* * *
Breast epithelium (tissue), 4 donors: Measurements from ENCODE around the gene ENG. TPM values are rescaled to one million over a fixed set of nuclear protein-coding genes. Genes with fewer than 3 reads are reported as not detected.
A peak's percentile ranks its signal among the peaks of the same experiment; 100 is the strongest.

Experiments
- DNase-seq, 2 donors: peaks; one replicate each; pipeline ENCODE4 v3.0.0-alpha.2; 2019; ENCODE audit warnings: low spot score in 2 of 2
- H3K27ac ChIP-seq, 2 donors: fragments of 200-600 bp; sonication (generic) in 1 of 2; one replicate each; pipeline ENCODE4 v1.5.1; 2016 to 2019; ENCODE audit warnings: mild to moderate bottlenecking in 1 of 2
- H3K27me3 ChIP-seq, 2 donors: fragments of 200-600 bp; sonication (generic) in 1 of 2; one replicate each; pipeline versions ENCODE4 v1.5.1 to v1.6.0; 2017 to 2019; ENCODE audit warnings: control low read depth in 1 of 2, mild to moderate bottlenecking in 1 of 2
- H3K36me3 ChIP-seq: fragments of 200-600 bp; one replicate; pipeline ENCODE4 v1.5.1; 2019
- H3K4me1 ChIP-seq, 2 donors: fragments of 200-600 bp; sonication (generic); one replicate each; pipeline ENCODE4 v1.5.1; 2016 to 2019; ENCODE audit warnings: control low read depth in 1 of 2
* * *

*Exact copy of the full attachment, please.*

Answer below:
Breast epithelium (tissue), 4 donors: Measurements from ENCODE around the gene ENG. TPM values are rescaled to one million over a fixed set of nuclear protein-coding genes. Genes with fewer than 3 reads are reported as not detected.
A peak's percentile ranks its signal among the peaks of the same experiment; 100 is the strongest.

Experiments
- DNase-seq, 2 donors: peaks; one replicate each; pipeline ENCODE4 v3.0.0-alpha.2; 2019; ENCODE audit warnings: low spot score in 2 of 2
- H3K27ac ChIP-seq, 2 donors: fragments of 200-600 bp; sonication (generic) in 1 of 2; one replicate each; pipeline ENCODE4 v1.5.1; 2016 to 2019; ENCODE audit warnings: mild to moderate bottlenecking in 1 of 2
- H3K27me3 ChIP-seq, 2 donors: fragments of 200-600 bp; sonication (generic) in 1 of 2; one replicate each; pipeline versions ENCODE4 v1.5.1 to v1.6.0; 2017 to 2019; ENCODE audit warnings: control low read depth in 1 of 2, mild to moderate bottlenecking in 1 of 2
- H3K36me3 ChIP-seq: fragments of 200-600 bp; one replicate; pipeline ENCODE4 v1.5.1; 2019
- H3K4me1 ChIP-seq, 2 donors: fragments of 200-600 bp; sonication (generic); one replicate each; pipeline ENCODE4 v1.5.1; 2016 to 2019; ENCODE audit warnings: control low read depth in 1 of 2